ABOUT US

Our Mission

Housed in two for­mer fac­to­ry build­ings dat­ing back to the 19th cen­tu­ry, our muse­um is not only the first muse­um of labour in Aus­tria, but has also gained inter­na­tion­al recog­ni­tion as an exhi­bi­tion and event cen­tre since its incep­tion. The muse­um, locat­ed in a his­toric con­ser­va­tion area called “Wehrgraben” (trench), emanates a feel­ing of a peri­od long gone while at the same time con­sis­tent­ly pre­sent­ing up-to-date top­ics to its vis­i­tors. Find out more about us and our his­to­ry here.

 

Our Building

The two fac­to­ry build­ings on the banks of the Steyr riv­er that house the muse­um have been list­ed as nation­al mon­u­ments and pre­served in their orig­i­nal archi­tec­tur­al form. They are an exam­ple of the indus­tri­al archi­tec­ture of the Grün­derzeit era in the late 19th cen­tu­ry and orig­i­nat­ed in Lud­wig Werndl’s knife fac­to­ry. The build­ings were incor­po­rat­ed into Josef Werndl’s arms fac­to­ry, which was among the most impor­tant arms man­u­fac­tur­ing sites in Europe at that time, as Object XI in 1881.

In Werndl’s fac­to­ry, breech­blocks and trig­ger guards for rifles were pro­duced, pro­vid­ing work for about 300 labour­ers in 1890. From 1913/14, Werndl’s pro­duc­tion was grad­u­al­ly moved to a new main fac­to­ry and the build­ing that today hous­es the muse­um was used for accu­mu­la­tor pro­duc­tion by the Steyr­er Werke, as the com­pa­ny was called from 1926. After 1945, the Hack Werke used the build­ing for their cut­lery production.

When Hack had to declare bank­rupt­cy, the build­ing ceased to be used for indus­tri­al pro­duc­tion. In 1985, the Muse­um Arbeitswelt bought it at an auc­tion and com­plete­ly refur­bished the facil­i­ties. The two parts of the build­ing were con­nect­ed through a glass roof, cre­at­ing the light-flood­ed cen­tre hall to which today’s muse­um owes its spe­cial ambiance.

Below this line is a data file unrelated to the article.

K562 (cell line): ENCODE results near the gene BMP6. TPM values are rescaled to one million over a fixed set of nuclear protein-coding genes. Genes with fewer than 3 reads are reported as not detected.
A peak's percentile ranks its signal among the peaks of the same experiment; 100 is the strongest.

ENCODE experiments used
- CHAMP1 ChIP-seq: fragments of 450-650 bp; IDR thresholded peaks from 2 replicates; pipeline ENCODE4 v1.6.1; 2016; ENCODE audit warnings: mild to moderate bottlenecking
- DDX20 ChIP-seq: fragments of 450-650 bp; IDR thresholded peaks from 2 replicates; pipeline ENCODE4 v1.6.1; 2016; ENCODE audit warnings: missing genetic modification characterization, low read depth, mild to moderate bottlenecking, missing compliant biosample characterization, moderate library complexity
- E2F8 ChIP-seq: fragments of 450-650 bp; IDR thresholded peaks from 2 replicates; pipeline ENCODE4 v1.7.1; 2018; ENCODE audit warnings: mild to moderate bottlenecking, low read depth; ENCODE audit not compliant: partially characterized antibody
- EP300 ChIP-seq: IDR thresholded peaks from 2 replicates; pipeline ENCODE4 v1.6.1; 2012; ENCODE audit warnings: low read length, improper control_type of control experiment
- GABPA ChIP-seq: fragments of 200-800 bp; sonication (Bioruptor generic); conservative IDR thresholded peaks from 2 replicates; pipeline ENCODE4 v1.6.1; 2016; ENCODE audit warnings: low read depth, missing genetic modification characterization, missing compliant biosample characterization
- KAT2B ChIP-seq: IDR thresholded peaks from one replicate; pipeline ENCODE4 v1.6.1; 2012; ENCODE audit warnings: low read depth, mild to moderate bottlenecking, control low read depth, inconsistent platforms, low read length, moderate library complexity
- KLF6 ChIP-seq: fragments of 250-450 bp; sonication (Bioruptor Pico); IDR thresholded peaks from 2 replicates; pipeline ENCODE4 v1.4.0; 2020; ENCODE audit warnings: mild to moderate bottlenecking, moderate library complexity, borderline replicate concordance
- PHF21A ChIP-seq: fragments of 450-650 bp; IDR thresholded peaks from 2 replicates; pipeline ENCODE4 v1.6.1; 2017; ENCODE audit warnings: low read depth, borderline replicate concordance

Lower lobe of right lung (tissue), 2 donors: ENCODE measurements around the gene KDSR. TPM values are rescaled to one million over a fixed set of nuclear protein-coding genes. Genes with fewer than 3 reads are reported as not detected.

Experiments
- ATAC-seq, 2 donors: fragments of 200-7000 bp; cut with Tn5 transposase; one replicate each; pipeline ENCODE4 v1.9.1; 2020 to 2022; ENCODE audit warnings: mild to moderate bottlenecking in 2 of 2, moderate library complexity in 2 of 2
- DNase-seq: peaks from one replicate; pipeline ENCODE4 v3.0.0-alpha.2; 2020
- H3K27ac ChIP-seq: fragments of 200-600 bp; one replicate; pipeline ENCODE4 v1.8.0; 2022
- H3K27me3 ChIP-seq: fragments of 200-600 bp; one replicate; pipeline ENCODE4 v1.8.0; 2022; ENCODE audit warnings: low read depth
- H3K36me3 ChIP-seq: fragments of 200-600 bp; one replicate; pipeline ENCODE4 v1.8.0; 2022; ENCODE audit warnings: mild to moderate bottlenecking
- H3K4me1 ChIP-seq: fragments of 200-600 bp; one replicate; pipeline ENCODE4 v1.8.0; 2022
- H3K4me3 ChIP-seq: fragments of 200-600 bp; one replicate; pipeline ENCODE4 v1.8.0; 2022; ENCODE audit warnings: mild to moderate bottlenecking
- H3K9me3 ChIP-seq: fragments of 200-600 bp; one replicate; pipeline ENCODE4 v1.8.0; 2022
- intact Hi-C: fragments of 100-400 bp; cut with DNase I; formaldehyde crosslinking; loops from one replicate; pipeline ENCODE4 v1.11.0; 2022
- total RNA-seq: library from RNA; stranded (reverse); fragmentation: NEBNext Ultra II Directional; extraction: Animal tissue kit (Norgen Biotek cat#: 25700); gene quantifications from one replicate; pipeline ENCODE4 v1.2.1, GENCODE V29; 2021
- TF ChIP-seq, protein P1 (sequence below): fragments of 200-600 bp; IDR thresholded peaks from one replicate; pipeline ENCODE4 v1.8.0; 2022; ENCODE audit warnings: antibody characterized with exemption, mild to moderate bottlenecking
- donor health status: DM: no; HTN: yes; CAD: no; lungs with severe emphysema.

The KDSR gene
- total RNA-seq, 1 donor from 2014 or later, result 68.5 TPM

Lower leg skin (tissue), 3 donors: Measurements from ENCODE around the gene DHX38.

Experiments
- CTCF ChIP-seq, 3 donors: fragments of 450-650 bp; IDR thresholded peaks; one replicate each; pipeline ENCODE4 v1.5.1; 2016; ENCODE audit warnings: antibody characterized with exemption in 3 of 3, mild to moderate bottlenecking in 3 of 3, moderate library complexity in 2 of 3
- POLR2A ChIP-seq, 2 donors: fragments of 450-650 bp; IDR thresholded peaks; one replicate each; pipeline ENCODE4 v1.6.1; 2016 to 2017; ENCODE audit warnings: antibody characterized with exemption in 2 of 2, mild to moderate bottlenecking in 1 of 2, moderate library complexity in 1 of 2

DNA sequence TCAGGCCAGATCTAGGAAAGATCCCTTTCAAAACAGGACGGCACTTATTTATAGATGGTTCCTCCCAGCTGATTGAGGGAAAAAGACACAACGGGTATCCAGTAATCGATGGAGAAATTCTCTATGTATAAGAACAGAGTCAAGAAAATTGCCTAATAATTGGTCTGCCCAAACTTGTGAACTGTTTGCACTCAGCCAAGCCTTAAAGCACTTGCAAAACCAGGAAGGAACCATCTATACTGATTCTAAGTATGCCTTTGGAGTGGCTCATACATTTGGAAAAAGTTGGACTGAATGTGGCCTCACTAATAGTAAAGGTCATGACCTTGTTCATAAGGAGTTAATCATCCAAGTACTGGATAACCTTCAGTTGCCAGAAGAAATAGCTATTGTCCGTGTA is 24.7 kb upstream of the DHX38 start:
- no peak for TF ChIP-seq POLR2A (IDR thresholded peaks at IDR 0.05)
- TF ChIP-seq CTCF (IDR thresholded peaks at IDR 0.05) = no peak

The his­to­ry of the first Aus­tri­an muse­um of labour begins with the Upper Aus­tri­an region­al exhi­bi­tion titled “Labour/Man/Machine. The path to an indus­tri­alised soci­ety” in 1987. Inspired by the “Dig where you stand” move­ment, it was envis­aged as a muse­um of a dif­fer­ent kind.

Our Team

Financial
Management

Maria Vogeser-Kalt

Maria Vogeser-Kalt

Tele­fon: +43 7252 77351–13
Mail: maria.vogeser-kalt@nullmuseum-steyr.at

PR & Communication

Philip Templ

Philip Templ

Tele­fon: +43 7252 77351–14
Mail: philip.templ@nullmuseum-steyr.at

IN-HOUSE-TECHNICIAN

Andreas Liebl

Andreas Liebl

Tele­fon: +43 7252 77351–28
Mail: hd@nullmuseum-steyr.at

Cultural Management

Stephan Rosinger

Stephan Rosinger

Tele­fon: +43 7252 77351–15
Mail: stephan.rosinger@nullmuseum-steyr.at

Education & Science

Martin Hagmayr

Martin Hagmayr

Tele­fon: +43 7252 77351–19
Mail: martin.hagmayr@nullmuseum-steyr.at

IN-HOUSE-TECHNICIAN

Stefan Gruber

Stefan Gruber

Tele­fon: +43 7252 77351–28
Mail: hd@nullmuseum-steyr.at

Administration & Coordination

Claudia Wimmer

Claudia Wimmer

Tele­fon: +43 7252 77351–10
Mail: claudia.wimmer@nullmuseum-steyr.at

Education & Science

Felix Fröschl

Felix Fröschl

Tele­fon: +43 7252 77351–17
Mail: felix.froeschl@nullmuseum-steyr.at

IN-HOUSE-TECHNICIAN

Naeem Ajram

Naeem Ajram

Tele­fon: +43 7252 77351–28
Mail: hd@museum-steyr.at

Visitor
Service

Bettina Ebner

Bettina Ebner

Tele­fon: +43 7252 77351–18
Mail: bettina.ebner@nullmuseum-steyr.at

Education & Science

Verena Moos

Verena Moos

Tele­fon: +43 7252 77351–16
Mail: verena.moos@nullmuseum-steyr.at

Accounting

Martin Kaiser

Martin Kaiser

Visitor
Service

Sarah Hujber

Sarah Hujber

Tele­fon: +43 7252 77351–18
Mail: sarah.hujber@nullmuseum-steyr.at